My mother passed away a few weeks ago from complications of heart disease and plain old age. I was fortunate enough to be there with her. One thing that came out of it was that it steeled my resolve to live with mindfullness, to think about every bite of food I put into my body and consider if I really need to drive my car when I could use my bike instead. I'm actually very good on both counts already, but like most things, I could tighten it up more. Its very hard to eat like a Monk and live without convenience. Life is compromise. Whatever you do, ignore the old saw that "I can eat whatever I want within 30 minutes of a finishing big ride!" That's nonsense. Fat is fat and it won't magically disappear after eating. If I leave you with one tidbit today its "consider critically everything that you eat". Ask me about what I've learned. Preferably over coffee!

For instance, I could be riding my bike to work more often. I'm employed by Chabot Space and Science Center, and our facility is located at +1550' elevation, the uppermost point of the Oakland Hills. That sounds pretty ideal as a cycling commute, doesn't it? I've done it only a handful of times in 6 months. It is a lovely ride, but it requires getting up an hour and a half earlier than usual. It also takes a lot of energy that after a day of work leaves me pretty well spent. So I'm lazy in this regard. I have a great opportunity everyday, but I take my car because I prefer an easy morning routine.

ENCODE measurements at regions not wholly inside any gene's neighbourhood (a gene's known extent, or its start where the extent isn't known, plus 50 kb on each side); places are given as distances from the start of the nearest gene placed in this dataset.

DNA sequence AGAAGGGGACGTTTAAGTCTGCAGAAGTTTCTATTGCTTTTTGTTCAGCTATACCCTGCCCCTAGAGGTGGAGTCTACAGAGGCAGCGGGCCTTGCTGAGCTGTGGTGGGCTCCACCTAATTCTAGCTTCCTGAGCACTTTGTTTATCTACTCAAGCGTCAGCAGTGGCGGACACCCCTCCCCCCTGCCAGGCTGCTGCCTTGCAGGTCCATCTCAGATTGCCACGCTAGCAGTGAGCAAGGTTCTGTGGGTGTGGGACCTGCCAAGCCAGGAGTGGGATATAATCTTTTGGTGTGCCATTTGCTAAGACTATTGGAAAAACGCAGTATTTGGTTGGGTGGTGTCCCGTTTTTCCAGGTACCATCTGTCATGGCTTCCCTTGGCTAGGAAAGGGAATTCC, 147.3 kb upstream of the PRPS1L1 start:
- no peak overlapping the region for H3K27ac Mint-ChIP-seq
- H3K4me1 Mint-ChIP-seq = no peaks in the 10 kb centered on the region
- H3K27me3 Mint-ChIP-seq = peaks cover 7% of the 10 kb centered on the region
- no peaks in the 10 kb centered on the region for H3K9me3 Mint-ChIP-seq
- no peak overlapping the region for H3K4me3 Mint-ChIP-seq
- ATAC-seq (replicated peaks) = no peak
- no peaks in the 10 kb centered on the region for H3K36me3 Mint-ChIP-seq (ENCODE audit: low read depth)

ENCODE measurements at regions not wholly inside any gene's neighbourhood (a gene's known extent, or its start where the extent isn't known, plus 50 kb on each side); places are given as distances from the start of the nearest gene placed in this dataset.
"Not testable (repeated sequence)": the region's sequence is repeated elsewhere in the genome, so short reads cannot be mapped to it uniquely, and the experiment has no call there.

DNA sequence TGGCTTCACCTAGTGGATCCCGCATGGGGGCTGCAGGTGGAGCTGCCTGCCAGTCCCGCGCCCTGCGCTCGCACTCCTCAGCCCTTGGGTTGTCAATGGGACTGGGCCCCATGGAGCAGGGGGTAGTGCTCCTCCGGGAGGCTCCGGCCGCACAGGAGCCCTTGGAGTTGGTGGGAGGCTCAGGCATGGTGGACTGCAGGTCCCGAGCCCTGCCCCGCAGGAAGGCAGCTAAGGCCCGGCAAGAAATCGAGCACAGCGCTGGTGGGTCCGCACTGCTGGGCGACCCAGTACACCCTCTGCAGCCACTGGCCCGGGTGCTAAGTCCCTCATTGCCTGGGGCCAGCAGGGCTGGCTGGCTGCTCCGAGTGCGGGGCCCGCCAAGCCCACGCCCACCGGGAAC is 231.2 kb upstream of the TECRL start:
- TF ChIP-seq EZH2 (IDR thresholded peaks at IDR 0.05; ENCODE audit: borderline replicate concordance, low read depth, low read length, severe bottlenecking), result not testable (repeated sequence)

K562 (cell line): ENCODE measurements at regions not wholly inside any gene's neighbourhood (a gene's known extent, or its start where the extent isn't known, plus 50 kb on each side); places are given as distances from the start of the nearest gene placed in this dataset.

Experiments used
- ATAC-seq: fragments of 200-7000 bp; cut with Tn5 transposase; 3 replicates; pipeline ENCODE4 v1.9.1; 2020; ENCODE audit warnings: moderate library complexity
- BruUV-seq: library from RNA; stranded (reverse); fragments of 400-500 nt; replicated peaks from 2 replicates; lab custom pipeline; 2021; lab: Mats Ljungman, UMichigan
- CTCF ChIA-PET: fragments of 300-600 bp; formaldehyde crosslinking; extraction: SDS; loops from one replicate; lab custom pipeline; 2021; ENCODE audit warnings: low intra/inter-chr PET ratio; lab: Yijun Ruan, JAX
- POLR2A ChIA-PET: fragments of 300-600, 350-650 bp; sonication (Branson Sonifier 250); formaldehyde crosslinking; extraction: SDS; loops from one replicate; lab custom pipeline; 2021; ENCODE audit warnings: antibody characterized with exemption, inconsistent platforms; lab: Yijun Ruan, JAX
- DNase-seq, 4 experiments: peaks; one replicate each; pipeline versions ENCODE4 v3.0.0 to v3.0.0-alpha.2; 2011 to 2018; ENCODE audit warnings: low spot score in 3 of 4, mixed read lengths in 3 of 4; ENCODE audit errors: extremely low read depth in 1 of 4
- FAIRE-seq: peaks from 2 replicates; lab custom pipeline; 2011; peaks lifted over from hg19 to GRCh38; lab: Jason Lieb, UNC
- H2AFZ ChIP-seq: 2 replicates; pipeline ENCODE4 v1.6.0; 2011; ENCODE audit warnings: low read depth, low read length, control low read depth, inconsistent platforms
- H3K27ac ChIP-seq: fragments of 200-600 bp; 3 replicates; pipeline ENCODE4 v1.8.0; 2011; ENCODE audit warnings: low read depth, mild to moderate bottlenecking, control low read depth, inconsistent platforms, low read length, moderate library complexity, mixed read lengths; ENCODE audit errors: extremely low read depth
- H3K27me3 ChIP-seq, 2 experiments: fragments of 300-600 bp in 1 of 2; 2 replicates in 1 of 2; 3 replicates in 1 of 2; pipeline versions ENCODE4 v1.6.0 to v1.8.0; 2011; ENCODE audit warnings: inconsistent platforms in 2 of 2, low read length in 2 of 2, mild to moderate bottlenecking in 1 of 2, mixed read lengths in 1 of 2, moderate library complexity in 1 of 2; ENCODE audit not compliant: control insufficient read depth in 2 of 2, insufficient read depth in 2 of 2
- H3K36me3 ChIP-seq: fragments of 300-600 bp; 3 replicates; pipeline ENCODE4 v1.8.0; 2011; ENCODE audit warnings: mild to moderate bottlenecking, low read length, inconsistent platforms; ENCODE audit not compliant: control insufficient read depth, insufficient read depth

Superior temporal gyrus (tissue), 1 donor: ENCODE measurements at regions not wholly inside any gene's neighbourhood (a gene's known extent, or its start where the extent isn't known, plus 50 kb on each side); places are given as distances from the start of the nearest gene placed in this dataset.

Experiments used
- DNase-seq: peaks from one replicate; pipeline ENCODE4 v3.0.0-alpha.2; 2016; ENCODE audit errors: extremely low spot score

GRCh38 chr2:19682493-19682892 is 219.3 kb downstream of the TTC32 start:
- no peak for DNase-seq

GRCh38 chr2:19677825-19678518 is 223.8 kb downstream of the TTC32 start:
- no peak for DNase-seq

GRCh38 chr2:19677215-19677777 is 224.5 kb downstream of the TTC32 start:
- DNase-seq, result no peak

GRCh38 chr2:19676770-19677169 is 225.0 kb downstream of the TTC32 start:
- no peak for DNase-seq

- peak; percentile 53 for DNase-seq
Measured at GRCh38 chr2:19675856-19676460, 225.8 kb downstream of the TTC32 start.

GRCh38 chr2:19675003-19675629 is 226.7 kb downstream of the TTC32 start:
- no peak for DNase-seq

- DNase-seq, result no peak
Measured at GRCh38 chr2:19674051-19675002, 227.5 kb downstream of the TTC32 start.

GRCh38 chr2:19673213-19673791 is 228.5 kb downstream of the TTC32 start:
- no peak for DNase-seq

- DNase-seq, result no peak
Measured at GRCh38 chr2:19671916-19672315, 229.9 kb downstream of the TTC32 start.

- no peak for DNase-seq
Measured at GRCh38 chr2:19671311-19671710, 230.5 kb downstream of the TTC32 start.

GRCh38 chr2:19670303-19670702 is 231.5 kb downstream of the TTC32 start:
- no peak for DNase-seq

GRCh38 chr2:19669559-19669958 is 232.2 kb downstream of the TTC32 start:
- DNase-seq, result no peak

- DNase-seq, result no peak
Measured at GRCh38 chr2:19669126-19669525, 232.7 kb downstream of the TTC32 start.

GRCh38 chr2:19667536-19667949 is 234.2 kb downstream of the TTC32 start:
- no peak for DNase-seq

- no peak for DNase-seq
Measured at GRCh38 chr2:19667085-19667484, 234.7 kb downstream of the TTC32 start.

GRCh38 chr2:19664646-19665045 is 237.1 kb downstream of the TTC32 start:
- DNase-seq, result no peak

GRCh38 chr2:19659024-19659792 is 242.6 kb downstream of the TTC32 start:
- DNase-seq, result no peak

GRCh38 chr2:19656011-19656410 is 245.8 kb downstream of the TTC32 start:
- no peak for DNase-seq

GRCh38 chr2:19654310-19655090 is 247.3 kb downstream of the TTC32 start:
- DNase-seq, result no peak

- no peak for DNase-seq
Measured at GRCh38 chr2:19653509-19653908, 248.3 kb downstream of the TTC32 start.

I think I am now picking and choosing my cycling days more carefully. Two years ago when I was at the peak of my conditioning, I was riding all the time, preparing for things like the Death Ride. Yeah, I was in great shape, but yeah, I was tired and sore all the time. Yard work did not get done. Cleaning the garage did not get done. Ordinary chores were overlooked due to lack of energy to do them. My car was filthy. I gave it all to the bike. I successfully completed my epic ride. Was it worth it? Absolutely. Its something they can never take away that I carry with me everytime I pedal down to the fruit stand for an avocado. Ha! Not really, I don't think about it much but when I do it's a nice memory.

What I find myself doing these days is riding my Dutch bike to the market, to the end of town after work, on East Bay Bike Party night rides, to my dad's house for a visit. The Kaptein is almost ideal for Alameda. I say almost because Alameda features consistent afternoon winds off the bay. The Kaptein's 2nd gear is too high into the wind, and too low with a tailwind. When I ride it along the beach into the wind, you better believe my legs are getting a workout. The 50 pound bike requires downshifting to 1st gear at lights to facilitate a smooth start. I mention this because my time riding in the hills has been less this year, and I was fearing a drastic reduction in my climbing power because of it. But the Kaptein has kept my legs strong for power grinding, so for instance my Team Alameda ride of last Sunday with about 3000' of climbing was pretty normal, just a little slower than before. No suffering because these short around town heavy-bike trips really do make a difference and keep the legs fit.